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Special Needs Planning

Special Needs Trusts

There are several kinds of special needs trusts, each serving the primary purpose of providing for the supplemental needs of disabled persons without disqualifying them from public benefits like Medicaid.

How is a Special Needs Trust “Special”?

A “special needs trust,” also known as a “supplemental needs trust,” is used to protect assets for the benefit of a disabled person in a way that does not disqualify the beneficiary from needs-based government benefits like SSI and Medicaid. Since these benefit programs have strict limits on the countable assets an individual can have (usually $2,000), even relatively small gifts or inheritances can disqualify the individual from Medicaid and/or SSI unless the gifts are protected with a special needs trust.

Ordinary trusts disqualify the beneficiary from eligibility for these needs-based government benefit programs because the trust assets are considered to be “available” to pay for the beneficiary’s support and medical care. Special needs trusts direct the trustee not to make distributions for basic support or medical care if government program would otherwise be available to pay for that care. Because the trust assets are not depleted paying for basic medical care and support, the trustee is able to protect and use the trust funds to improve the beneficiary’s quality of life in other ways.

Medicaid cut-backs are increasingly limiting the kinds of medical care paid by their programs. The need for special needs trusts will become more and more crucial for the well-being of those with disabilities. The disabled beneficiary can have a more comfortable and secure life if he can continue to receive government benefits while having the benefit of the trust for supplemental needs.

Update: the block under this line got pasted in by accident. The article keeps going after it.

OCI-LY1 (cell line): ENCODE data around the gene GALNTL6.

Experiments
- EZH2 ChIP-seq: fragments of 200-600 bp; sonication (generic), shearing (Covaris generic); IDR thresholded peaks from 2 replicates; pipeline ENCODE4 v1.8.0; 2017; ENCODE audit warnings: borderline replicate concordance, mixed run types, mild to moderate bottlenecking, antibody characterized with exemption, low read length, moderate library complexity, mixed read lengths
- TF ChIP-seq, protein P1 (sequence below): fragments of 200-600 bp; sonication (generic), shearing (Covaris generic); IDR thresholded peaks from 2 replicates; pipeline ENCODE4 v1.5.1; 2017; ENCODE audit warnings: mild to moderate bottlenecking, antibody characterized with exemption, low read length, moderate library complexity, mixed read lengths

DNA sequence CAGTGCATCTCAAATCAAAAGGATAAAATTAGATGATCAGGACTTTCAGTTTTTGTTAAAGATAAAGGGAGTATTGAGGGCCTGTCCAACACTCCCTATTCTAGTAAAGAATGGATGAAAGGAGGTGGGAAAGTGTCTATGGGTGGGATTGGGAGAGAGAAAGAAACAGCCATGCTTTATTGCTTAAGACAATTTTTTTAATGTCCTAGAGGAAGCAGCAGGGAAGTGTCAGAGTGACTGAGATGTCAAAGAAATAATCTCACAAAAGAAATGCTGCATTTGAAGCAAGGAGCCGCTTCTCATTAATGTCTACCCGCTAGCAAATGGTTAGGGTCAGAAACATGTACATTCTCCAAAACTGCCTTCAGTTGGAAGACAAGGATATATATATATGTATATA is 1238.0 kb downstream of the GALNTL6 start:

The trustee of a special needs trust has the “discretionary authority” to pay for almost anything that is not provided by government programs like Medicaid and SSI, but the trustee should be knowledgeable of the restrictions on distributions, and the manner of making those distributions, that SSI and Medicaid law require. With proper administration of the special needs trust, the beneficiary can lose those government benefits, which might cause the trust assets to be quickly depleted paying for medical care or support.

Two General Types of Special Needs Trusts (SNTs)

Federal and state laws treat the two types of SNTs very differently, but both types of trusts are treated as being “unavailable resources” for purposes of determining the Medicaid or SSI eligibility of a disabled beneficiary.

1. “First Party” or “Medicaid pay-back” Special Needs Trust

Established with the beneficiary’s own funds.

Special needs trusts established with a disabled person’s own assets are called “self-settled” or “first party” trusts because they are funded with the disabled person’s own assets. They are also called “Medicaid pay-back trusts” because of the requirements of the federal law that authorized their creation (42 U.S.C. Sec. 1396p(d)(4)(A)).  This statute states that any trust established with an individual’s own assets will be treated as an “available resource” for public benefits eligibility purposes unless:

  • The trust is established and funded before the beneficiary’s 65th birthday;
  • It is an irrevocable trust established for the supplemental needs of a “disabled person;”